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The Montagne Noire
La Montagne Noire, en français

High up on the northern face of the Montagne Noire, one finds a group of villages of real charm and distinction...

DOURGNE with its wild countryside and ancient sites, has a long history (Gallo-Roman remains) and an eventful past. Established during medieval times in the Taurou valley, Dourgne was utterly devastated during the Albigensian crusade (11th century) by Simon de Montfort and reconstructed in its present location in the 14th century by King Philippe le Bel. The new "bastide" (town fortified against the perfidious English) subsequently became an important manufacturing centre.
The abbeys of "En Calcat" and «Sainte Scholastique".

SYNDICAT D’INITIATIVE
: Tel: 05 63 74 27 19
www.paysdedourgne-tourisme.com

MASSAGUEL
: Nineteenth-century church. Frescoes by Dom Robert. Ruins of Contrast dominating the village.

VERDALLE
: Château de Touscayrats (15th century), Château de Verdalle (16th/17th centuries), church of St Jean (13th century) on the pilgrim route to St Jacques de Compostelle.

SAINT-AMANCET
: Fourteenth-century chateau.

ARFONS
: Church of St Jean (17th century). The maison Trilhe. The Chapelle des Escudiés.

ESCOUSSENS
: La Halle (16th century). Gothic church. Valley of the Bernazobre (Forest, caves of the Plo del May), Château Fontbruno, Monument to the Resistance.


SAINT-AVIT: Houses with half-timbering and corbel-work. Twelfth-century church, the oldest in the region.

LAGARDIOLE
: Chateau and church.

DURFORT: Quaintly poised amongst picturesque rocks, Durfort is a small commune in the hollow of the valley of the Sor at the foot of the Montagne Noire. Its speciality is copperware, formerly the traditional manufacture of utilitarian articles such as pots and pan but now increasingly engaged in more artisanal production.

SORÈZE
: Its history is closely intertwined with that of the Benedictine abbey founded by Pépin le Bref during the eighth century. The medieval village built on the Oppidum de Berniquaut was destroyed in 1212 by Simon de Montfort. The Abbaye Notre-Dame de la Sagne was razed to the ground and rebuilt several times. Sorèze was also a target for the Protestants during the seventeenth-century religious wars, the bell-tower of St Martin being the sole remnant of the abbey left standing. The Benedictines rebuilt the abbey in the course of the 17th and opened a school there in 1682. The college, elevated to the rank of Ecole Royale Militaire by King Louis XVI, took students from all round the world. A private establishment after the Revolution, the school was given a new lease of life in 1854 by the Dominican Père Lacordaire and the Dominicans continued to teach there until 1978, when the task passed to laymen until its closure in 1991.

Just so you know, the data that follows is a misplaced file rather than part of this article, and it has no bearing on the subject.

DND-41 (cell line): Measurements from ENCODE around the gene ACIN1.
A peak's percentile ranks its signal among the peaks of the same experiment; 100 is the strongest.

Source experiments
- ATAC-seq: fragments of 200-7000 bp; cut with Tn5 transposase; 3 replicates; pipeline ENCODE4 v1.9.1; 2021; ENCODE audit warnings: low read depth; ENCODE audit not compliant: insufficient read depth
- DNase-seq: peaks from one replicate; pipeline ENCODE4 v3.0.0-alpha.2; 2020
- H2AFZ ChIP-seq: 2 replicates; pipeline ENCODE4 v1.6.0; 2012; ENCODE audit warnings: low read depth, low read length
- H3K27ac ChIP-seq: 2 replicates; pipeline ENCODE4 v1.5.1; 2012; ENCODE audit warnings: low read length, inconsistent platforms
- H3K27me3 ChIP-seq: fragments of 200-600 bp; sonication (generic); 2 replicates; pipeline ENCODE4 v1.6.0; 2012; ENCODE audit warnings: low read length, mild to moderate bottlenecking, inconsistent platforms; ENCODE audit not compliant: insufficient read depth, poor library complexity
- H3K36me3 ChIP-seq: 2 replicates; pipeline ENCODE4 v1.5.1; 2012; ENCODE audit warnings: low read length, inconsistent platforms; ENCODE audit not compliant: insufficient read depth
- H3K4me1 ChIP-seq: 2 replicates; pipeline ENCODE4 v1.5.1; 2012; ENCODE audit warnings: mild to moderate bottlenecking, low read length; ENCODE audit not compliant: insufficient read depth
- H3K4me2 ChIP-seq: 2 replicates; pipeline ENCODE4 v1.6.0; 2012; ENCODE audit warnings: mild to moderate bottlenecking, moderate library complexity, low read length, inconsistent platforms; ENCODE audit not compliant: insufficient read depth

www.ville-soreze.fr/
OFFICE DU TOURISME: Telephone 05 63 74 27 19
Website: www.paysdedourgne-tourisme.com

ABBAYE-ECOLE: Telephone 05 63 50 86 38
Montolieu
villagedulivre@montagnenoire.com
Summary:
1 The Natural Regional Park of Upper Languedoc
2 The Sidobre
3 The Montagne Noire (Dourgne, Sorèze...)
4 Mazamet and region
5 The Monts de Lacaune - Brassac du Tarn
6 The Lakes and the Salvetois
7 The Valley of the Thoré
8 The Montredonnais

  9 The Valleys of the Orb and the Jaur
10 The Saint-Ponais
11 The Monts d'Orb

Following the wine trail:
12 The Faugérois
13 The Minervois
14 The Saint-Chiniannais
© Photography, Thomas Hallbert
© English translation, David Bond.
© 2000-2008 vivrehautlanguedoc

thomas@idaeus.com